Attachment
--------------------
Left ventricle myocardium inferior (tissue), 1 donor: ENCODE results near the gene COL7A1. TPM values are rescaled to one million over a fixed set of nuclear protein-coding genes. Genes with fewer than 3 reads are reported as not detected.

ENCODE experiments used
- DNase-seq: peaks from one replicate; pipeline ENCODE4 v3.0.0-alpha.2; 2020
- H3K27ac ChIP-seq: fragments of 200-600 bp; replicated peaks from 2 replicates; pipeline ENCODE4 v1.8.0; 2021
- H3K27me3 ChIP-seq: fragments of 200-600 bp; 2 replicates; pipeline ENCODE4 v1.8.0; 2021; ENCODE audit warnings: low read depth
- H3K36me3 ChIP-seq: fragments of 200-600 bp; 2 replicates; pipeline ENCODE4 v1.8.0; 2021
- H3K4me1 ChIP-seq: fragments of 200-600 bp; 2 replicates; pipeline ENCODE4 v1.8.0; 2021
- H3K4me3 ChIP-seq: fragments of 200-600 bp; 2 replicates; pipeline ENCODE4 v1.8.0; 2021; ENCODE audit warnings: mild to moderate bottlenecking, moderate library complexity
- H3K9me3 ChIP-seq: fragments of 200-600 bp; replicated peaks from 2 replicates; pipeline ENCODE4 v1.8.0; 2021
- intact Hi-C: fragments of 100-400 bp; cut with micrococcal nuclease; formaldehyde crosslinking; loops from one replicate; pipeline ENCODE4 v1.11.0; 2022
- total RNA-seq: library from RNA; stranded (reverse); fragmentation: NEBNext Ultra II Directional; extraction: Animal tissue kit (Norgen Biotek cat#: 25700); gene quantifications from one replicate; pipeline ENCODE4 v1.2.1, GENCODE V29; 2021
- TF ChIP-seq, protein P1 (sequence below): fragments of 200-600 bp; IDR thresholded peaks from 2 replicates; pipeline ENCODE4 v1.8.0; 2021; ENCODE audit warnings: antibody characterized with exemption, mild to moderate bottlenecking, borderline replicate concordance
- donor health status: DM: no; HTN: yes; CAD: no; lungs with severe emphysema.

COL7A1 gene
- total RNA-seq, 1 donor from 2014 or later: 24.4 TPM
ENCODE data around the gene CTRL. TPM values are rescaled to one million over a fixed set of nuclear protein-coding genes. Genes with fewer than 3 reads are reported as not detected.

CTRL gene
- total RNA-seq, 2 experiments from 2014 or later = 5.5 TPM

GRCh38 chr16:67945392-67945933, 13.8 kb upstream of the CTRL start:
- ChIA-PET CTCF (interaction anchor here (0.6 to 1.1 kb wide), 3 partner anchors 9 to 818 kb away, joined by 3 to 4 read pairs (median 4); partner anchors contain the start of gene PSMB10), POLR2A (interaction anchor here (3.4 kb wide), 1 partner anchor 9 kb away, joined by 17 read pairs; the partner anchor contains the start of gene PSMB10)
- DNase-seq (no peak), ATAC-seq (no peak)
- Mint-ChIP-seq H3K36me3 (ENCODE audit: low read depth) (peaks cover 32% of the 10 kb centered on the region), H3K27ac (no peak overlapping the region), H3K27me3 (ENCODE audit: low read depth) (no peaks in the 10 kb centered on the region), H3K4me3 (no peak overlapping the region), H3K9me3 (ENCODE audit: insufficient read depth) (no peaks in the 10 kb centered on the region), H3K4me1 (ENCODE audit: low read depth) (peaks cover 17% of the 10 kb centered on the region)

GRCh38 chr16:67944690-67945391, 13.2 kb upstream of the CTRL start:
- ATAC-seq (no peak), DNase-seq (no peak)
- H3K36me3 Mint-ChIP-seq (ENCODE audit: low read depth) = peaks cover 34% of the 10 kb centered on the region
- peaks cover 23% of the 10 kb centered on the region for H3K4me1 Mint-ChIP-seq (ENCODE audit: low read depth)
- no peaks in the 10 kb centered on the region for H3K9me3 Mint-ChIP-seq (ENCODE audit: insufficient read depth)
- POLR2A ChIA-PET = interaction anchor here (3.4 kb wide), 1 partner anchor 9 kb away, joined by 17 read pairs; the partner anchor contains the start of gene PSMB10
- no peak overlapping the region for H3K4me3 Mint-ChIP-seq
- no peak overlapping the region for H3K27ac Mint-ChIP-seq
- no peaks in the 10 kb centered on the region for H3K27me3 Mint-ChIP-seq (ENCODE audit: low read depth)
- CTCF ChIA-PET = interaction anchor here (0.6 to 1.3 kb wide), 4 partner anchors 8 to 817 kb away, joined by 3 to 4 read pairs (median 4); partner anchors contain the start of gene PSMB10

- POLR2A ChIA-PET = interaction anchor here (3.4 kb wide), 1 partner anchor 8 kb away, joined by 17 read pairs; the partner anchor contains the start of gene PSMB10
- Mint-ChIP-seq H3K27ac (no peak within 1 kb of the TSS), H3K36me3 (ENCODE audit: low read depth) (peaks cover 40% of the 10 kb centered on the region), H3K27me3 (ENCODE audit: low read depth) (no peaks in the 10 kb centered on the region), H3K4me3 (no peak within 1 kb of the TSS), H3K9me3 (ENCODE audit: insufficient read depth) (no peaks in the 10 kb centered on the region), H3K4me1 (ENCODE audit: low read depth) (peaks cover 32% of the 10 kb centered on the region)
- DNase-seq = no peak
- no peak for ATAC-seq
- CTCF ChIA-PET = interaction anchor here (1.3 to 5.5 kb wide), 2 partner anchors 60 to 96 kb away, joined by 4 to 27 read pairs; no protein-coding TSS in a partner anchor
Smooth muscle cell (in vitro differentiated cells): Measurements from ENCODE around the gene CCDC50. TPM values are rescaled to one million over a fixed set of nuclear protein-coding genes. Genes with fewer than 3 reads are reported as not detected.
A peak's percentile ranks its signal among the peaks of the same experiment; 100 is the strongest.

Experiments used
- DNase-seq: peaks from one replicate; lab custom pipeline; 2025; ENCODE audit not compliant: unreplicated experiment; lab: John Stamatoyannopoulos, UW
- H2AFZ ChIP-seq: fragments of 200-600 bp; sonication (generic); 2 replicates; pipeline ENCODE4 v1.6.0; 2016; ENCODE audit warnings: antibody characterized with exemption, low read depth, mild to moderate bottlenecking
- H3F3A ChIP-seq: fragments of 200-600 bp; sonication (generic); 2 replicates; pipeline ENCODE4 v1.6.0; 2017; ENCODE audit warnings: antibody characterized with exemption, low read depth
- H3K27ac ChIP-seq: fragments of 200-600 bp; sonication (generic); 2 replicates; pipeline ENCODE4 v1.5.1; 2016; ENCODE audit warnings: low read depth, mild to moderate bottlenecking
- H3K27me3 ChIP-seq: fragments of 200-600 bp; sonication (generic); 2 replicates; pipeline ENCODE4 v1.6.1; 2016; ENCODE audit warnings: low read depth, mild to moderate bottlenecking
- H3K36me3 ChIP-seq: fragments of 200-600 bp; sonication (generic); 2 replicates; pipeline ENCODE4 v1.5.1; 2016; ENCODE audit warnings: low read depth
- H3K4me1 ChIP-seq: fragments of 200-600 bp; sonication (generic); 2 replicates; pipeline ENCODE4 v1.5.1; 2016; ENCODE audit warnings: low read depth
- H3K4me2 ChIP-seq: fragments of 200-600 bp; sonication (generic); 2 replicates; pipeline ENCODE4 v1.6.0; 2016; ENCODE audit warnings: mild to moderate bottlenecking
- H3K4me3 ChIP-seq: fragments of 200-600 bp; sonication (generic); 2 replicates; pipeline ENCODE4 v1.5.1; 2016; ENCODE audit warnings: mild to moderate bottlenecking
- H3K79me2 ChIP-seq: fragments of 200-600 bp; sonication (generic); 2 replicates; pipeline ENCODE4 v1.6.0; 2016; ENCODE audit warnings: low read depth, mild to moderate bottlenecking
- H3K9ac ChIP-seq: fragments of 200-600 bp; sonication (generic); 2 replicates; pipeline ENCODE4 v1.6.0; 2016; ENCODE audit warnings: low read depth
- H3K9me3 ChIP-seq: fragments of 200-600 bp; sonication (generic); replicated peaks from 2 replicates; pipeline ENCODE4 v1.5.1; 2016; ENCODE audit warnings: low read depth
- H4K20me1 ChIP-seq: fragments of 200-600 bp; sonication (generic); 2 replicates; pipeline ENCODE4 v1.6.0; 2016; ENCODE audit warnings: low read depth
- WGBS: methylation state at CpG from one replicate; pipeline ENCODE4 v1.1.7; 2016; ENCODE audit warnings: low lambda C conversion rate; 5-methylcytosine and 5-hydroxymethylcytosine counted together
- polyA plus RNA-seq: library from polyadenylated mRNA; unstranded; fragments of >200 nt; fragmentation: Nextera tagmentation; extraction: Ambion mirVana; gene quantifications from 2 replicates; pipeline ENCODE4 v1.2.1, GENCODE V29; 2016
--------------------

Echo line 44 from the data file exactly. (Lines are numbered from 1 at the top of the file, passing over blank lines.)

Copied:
- H3K27ac ChIP-seq: fragments of 200-600 bp; sonication (generic); 2 replicates; pipeline ENCODE4 v1.5.1; 2016; ENCODE audit warnings: low read depth, mild to moderate bottlenecking